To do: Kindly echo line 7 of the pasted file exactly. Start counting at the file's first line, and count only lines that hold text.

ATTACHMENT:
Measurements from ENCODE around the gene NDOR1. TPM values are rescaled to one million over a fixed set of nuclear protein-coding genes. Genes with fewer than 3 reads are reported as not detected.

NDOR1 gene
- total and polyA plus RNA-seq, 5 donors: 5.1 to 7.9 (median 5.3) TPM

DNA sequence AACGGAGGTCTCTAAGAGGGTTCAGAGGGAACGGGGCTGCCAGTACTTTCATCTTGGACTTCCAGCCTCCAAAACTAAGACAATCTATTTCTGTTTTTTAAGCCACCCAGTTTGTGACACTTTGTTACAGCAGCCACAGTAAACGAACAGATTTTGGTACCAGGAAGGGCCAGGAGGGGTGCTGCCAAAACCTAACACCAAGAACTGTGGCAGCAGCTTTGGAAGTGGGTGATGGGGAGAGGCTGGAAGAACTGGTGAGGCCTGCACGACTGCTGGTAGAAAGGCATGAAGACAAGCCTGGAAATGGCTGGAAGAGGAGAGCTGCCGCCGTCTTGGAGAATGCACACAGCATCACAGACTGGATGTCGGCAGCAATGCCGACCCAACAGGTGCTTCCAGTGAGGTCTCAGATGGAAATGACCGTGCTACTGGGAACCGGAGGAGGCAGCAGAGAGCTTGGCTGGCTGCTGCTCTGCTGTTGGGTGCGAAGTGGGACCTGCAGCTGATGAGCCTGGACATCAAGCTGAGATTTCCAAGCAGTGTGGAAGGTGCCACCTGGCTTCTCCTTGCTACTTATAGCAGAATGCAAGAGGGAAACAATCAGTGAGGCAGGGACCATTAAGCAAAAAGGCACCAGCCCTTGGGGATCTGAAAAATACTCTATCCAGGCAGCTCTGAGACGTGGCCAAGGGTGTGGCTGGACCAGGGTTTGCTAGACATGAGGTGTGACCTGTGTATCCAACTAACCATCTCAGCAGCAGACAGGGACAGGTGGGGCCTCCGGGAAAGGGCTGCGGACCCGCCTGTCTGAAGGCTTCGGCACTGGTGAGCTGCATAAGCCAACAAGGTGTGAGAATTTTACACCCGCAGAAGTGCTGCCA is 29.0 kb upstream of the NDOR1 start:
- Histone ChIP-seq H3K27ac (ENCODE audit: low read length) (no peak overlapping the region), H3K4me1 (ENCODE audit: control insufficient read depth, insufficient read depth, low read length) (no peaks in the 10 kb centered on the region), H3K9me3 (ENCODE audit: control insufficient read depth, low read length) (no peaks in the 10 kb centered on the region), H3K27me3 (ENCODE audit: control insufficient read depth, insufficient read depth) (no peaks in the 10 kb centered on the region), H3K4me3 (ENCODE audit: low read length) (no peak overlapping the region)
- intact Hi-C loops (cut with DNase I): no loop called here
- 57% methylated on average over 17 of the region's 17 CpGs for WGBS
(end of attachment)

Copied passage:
- 57% methylated on average over 17 of the region's 17 CpGs for WGBS